Jonathan Hale & Mani Lall
“The system of an exhibition organizes its representations to best utilize everything, from its architecture which is always political, to its wall coverings which are always psychologically meaningful, to its labels which are always didactic (even, or especially, in their silences), to its artistic exclusions which are always powerfully ideological and structural in their limited admissions, to its lighting which is always dramatic (and therefore an important aspect of narrativity and the staging of desire), to its security systems which are always a form of social collateral (the choice between guards and video surveillance, for example), to its curatorial premises which are always professionally dogmatic, to its brochures and catalogues and videos which are always literary specific and pedagogically determined, to its aesthetics which are always historically specific to that site of presentation rather than to individual artwork’s moments of production. In other words, there is a plan to all exhibitions, a will, or teleological hierarchy of significances, which is its dynamic undercurrent.”
Bruce W Ferguson, “Exhibition Rhetorics: Material Speech and Utter Sense,” in Greenberg, Ferguson and Nairne (editors) Thinking About Exhibitions, Abingdon: Routledge, 1996, pp178-9.
A ‘narrative environment’ can be any space that is used to tell a story. All spaces, whether deliberately intended or not, contain clues about who made them and who used them. This studio will consider buildings that have been consciously designed to tell a story, whether these narratives are the dominant function of the space – as in museums, galleries and heritage sites – or whether they act in some related secondary way, such as in commercial, retail or other cultural locations.
The programme for the Autumn semester project will be based on the RSA student design competition 2015, using the brief for the category Heritage By Design. The full brief is attached as a PDF, from which the following text is an extract:
This brief asks you to think about what would encourage people to take greater interest in heritage and how it contributes to individual and collective livelihoods and wellbeing, as well as place-making. Heritage is most often referenced in built environment terms, ‘subsumed into the more visible – and visual – arts and culture portfolio,’ but this brief asks you think about heritage in the broadest terms, from our own personal heritage – ancestry and culture – to our collective heritage as a society, including the places we live in.
The first semester project brief is therefore left open enough to allow a range of sites and building types to be engaged. Using Nottingham as a starting point the studio will require each student (or group of two) to identify a building or heritage site which is currently ignored, neglected or under-utilised in some way. The basic objective will be to create an exhibition that tells the untold story of the place within the place itself, ‘bringing it to life’ in a way that engages users in an active dialogue with the environment as part of their regular use of the building/site. This exhibition could take a number of forms –from physical to virtual – using a range of available techniques and technologies, including any or all of the following: from major architectural proposals; minor or minimal physical interventions; to purely virtual ‘experience technologies’ such as video/lighting projections, mobile augmented reality devices or personal audio soundtracks, among others.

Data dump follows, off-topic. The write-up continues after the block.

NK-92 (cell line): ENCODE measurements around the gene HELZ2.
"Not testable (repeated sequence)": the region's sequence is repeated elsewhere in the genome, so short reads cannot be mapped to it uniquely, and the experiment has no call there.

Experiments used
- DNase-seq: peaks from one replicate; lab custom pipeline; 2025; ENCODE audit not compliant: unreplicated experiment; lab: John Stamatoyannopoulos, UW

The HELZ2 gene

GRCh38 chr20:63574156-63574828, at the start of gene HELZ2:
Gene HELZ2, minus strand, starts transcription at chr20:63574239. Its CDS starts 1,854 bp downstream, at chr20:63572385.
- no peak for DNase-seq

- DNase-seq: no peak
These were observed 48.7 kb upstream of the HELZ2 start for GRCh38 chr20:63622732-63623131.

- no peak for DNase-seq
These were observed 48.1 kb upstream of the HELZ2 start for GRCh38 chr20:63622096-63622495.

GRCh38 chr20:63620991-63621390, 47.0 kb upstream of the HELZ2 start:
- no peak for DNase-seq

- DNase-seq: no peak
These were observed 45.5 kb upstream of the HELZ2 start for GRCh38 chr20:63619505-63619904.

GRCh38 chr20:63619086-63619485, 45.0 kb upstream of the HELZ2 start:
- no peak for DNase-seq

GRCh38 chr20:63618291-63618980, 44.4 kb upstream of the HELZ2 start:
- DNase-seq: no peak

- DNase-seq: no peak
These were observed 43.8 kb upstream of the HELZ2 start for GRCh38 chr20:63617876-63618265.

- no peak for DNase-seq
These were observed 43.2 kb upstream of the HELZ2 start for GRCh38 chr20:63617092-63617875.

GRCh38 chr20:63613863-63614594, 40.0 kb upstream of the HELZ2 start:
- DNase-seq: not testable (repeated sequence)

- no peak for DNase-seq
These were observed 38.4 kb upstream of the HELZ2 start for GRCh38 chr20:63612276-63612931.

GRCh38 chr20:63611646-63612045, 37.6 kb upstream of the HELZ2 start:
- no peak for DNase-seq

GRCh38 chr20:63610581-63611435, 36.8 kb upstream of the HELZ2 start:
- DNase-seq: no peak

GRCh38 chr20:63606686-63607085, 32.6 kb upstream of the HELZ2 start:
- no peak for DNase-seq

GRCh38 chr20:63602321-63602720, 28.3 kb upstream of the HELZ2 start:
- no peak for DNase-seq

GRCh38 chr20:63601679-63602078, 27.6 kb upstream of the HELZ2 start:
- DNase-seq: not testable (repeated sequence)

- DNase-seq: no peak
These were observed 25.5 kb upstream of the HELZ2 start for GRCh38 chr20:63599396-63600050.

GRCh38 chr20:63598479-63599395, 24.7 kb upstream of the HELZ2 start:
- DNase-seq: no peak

For Year 6 students the project could be used a means to identify, study and begin to explore the development potential of sites that could be used for the second semester thesis design project; whereas for Year 5 students, the objective is to produce an entry for the RSA design competition with a potentially ‘non-architectural’ project (in the sense of not having to be a full scale building) that will also help develop ideas about storytelling-in-space that can be applied in the semester two CDP project for a Performative-Space in London.
Bruno, G., Atlas of Emotion: Journeys in Art, Architecture and Film, London: Verso, 2002.
Den Oudsten, F., Space-Time-Narrative: The Exhibition as Post-spectacular Stage, Farnham: Ashgate, 2011.
Falk, J.H. and Dierking, L.D., Learning From Museums: Visitor Experiences and the Making of Meaning, Lanham MD: Altamira, 2000.
Ferguson, B.W., “Exhibition Rhetorics: Material Speech and Utter Sense,” in Greenberg, Ferguson and Nairne (editors) Thinking About Exhibitions, Abingdon: Routledge, 1996. pp. 175-200.
Hale, J., “Narrative Environments and the Paradigm of Embodiment”, in MacLeod, S., Hourston Hanks, L., Hale, J., (editors), Museum Making: Narratives, Architectures, Exhibitions, Abingdon: Routledge, 2012. pp. 192-200.
Ingold, T., The Perception of the Environment: Essays on Livelihood, Dwelling and Skill, Abingdon: Routledge 2000.
Todd, A., Lecat, J-G., The Open Circle: Peter Brook’s Theatre Environments, London: Faber, 2003.
Link to student websites:
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